chapter  1
Clothing Shops and Working-Class Consumers
Pages 30

Worcester e quantity and quality of shops by the late eighteenth century re ected Worcester’s reputation during the previous hundred years as a place of ‘re ned gentility’.2 It was seen as one of the premier cities of provincial England, with elegant new buildings and a circle of intellectuals and thinkers.3 e Worcester Journal was one of the rst English provincial newspapers to be established in 1709.4 e ree Choirs Music Festival, founded in 1715, also provided a focus for local society. e importance of the river Severn, then known as ‘the greatest highway in the world’, gave the city easy access to coal and a wide range of imported luxury goods such as wine and groceries.5 In the centre of a rich agricultural area, Worcester supplied other parts of England with wheat, hops, fruit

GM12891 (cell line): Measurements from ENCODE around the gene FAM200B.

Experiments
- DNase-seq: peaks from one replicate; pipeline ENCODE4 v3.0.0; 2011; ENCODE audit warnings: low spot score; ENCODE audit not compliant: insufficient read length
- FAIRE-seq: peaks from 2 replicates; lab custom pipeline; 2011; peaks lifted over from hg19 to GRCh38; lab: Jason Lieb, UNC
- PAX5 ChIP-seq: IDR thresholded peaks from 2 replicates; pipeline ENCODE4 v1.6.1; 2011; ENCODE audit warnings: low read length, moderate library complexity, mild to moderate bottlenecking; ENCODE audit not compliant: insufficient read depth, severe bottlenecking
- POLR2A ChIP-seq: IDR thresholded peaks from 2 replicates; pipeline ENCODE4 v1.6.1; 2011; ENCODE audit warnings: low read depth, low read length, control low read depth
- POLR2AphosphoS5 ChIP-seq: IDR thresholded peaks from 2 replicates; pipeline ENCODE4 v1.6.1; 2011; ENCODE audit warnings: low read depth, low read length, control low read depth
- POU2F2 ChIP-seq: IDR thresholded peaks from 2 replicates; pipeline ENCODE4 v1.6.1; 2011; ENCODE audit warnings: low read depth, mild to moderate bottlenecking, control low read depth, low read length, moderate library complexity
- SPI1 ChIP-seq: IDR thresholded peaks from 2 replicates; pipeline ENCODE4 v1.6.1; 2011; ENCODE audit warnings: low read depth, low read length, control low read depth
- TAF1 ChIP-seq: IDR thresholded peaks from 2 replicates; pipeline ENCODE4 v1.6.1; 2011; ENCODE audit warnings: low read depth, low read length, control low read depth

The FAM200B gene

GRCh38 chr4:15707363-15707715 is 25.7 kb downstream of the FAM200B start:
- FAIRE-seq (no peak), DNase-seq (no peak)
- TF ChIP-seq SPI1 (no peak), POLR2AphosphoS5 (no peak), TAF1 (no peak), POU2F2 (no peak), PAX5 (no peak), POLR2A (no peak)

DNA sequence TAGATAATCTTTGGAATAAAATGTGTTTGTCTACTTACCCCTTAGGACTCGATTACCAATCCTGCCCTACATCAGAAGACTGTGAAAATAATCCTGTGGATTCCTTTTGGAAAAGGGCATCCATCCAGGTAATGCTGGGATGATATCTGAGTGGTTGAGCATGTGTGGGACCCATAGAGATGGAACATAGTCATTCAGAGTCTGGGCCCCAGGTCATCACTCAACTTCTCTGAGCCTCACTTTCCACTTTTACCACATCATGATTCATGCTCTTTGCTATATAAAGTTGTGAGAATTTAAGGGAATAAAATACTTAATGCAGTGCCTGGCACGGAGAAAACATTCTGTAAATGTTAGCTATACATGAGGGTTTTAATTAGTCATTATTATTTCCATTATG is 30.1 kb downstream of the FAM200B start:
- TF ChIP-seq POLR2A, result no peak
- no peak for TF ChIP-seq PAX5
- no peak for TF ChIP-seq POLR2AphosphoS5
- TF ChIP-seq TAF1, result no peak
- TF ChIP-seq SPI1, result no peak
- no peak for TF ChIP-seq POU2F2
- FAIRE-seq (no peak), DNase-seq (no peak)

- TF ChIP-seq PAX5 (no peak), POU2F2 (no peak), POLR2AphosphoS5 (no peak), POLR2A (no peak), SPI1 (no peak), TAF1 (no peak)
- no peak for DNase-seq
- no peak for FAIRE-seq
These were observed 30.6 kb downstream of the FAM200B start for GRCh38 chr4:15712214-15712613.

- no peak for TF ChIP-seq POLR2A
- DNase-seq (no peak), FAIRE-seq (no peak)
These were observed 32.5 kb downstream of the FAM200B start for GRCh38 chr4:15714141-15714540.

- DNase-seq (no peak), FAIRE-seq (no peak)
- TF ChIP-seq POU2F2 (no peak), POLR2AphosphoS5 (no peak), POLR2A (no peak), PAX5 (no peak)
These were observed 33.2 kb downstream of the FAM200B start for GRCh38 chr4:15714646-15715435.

and vegetables. It was also a centre for glove manufacturing and from the second half of the eighteenth century, porcelain. Several shops in the early nineteenth century, through their billheads and advertisements, claimed eighteenth-century origins of which to be proud. Richard Sanders, for example, maintained that his clothing warehouse in Lich Street had been established in 1712.6 e culture of shopping would seem to have been ‘old established’, to use the terminology from the advertisements. Worcester was a well-developed retail and service centre, better supplied with shops than larger cities such as York and Nottingham in the same period.7